I want to be very clear to the community that Bungie will remain an independent and multi-platform studio and publisher.
Like the Microsoft acquisition of Activision Blizzard, it is very likely that Sony will allow for Bungie games like the next game in the Destiny franchise to be available on Xbox devices. With cross-play across Xbox, Playstation and PC now commonplace across the online gaming sphere, it makes complete sense financially for the biggest franchises in gaming to be available for as many players as possible.
This means that these acquisitions won’t affect the average gamer all that much, and hopefully, it means that with more money and manpower behind the teams creating your favourite games, we will get bigger and better games.
Why has acquisition activity increased in the gaming industry?
From its early inception in the 1980s, the gaming industry is one that has had big business potential – but over the recent years, as studios refine monetisation methods, we have seen some really phenomenal growth. There are different theories and reasons why the gaming industry, in general, has continued to grow in terms of both popularity and revenue, although ever-developing technology and the effective monetisation of online options have both helped.
With such growth in popularity and technology that is helping to ensure that this growth doesn’t slow down, it really should not be too much of a surprise that big players like Sony and Microsoft want to be even more involved than they already are. Let’s face it, neither brand is new to technology and/or gaming so acquisitions with their involvement aren’t too shocking.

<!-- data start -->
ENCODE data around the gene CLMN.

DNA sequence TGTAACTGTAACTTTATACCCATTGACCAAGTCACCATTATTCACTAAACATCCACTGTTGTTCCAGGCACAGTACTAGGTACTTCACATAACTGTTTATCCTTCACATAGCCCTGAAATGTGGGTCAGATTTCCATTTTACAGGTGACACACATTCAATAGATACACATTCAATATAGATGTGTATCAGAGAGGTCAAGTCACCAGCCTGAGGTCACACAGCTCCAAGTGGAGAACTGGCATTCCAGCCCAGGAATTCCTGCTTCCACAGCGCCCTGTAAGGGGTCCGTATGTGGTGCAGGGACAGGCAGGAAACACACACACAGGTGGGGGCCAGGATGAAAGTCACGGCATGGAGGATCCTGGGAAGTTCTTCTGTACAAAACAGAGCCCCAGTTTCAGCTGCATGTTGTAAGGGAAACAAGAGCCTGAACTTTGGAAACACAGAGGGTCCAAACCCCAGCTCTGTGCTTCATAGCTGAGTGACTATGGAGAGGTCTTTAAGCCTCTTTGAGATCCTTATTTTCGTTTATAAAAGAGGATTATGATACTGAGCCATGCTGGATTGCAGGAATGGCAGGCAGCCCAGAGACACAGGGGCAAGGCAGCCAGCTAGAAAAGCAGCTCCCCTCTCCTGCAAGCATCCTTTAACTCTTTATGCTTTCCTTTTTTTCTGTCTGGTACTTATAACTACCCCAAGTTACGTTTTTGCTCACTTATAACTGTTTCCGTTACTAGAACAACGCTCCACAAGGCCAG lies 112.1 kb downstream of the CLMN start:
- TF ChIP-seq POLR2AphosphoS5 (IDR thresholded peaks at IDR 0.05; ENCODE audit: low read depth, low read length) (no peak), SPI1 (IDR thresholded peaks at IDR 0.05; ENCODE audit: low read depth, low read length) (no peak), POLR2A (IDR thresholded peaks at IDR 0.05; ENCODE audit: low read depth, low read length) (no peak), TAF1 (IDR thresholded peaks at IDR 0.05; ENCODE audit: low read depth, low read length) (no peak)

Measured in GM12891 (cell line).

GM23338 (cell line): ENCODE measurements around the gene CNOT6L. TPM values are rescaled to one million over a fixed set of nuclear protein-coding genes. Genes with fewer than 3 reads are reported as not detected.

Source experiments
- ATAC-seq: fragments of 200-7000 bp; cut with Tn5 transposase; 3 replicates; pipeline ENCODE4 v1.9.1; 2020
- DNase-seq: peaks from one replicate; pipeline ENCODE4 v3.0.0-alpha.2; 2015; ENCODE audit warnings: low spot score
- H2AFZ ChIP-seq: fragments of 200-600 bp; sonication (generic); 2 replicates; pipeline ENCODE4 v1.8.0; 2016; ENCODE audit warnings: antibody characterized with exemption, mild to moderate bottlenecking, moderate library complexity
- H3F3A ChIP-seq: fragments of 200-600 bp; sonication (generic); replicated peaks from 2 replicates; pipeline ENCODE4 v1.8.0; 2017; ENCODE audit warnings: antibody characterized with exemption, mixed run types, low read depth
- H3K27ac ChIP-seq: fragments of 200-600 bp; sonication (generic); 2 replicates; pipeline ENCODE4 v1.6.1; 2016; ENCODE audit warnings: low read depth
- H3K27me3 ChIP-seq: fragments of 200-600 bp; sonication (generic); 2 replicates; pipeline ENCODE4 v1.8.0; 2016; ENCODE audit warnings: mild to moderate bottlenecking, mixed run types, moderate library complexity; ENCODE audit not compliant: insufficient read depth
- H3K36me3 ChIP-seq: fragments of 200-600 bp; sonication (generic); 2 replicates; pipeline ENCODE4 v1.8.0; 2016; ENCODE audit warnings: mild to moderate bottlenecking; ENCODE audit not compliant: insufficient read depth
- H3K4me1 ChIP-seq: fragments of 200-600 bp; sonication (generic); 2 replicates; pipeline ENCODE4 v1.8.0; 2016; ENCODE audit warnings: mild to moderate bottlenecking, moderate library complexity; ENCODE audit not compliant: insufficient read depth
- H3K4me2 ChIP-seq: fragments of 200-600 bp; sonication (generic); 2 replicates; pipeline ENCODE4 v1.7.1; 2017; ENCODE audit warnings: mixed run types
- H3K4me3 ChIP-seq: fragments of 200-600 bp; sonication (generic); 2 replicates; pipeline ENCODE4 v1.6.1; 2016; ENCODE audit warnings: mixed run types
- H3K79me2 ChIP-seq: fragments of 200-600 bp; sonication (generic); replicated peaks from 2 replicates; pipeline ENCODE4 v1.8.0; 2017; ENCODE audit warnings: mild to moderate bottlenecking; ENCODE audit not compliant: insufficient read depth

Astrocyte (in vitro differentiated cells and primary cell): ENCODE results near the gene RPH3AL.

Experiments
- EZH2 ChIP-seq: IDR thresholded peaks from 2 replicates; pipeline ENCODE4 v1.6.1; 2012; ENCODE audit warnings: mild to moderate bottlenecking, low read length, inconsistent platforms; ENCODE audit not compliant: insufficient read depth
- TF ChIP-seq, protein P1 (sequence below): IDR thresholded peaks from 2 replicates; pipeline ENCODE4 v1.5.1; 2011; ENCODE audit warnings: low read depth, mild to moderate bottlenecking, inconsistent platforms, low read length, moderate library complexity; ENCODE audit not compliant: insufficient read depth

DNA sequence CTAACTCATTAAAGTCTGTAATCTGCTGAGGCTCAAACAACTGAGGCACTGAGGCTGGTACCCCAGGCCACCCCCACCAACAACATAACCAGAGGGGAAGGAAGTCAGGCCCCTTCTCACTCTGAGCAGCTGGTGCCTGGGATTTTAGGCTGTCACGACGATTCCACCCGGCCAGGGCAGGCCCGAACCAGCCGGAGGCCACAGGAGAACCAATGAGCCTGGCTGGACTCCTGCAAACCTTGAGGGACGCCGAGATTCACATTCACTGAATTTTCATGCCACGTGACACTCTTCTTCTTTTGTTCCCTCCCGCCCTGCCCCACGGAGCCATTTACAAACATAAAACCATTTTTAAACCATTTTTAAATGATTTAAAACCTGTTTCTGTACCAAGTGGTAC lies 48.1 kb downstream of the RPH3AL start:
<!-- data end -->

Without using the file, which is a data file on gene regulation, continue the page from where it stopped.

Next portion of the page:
In fact, many industry insiders believe that we’ll see more of this in the future as the big guns look to hold exclusive rights to emerging IPs – especially as many of these packages include things like mobile gaming and the microtransactions within these games allow the industry to have a secure stream of monetisation. The popularity of these puts the emphasis on studios to continue to adapt and grow in order to keep up with customer demand, helping to stabilise their commercial growth and growth in popularity.
Both console and mobile gaming make up a multi-billion dollar industry, and these acquisitions at eye-watering prices may seem ridiculous, but these companies are spending that money for a reason. Video games are no longer the niche art form targeted at a specific segment of the population as they may have been 20-30 years ago, and are now for all demographics as a money-spinning enterprise.
What do these acquisitions mean for the Gaming Industry?
Realistically, it’s going to be a while before we see the effect of such large companies owning both mobile gaming developers and huge console game franchises. Talks are probably already happening behind the scenes about how the two areas can be combined to produce new content and boost revenue. For now, the online gaming community can only speculate, and we’ll have to wait and see what happens over the coming months.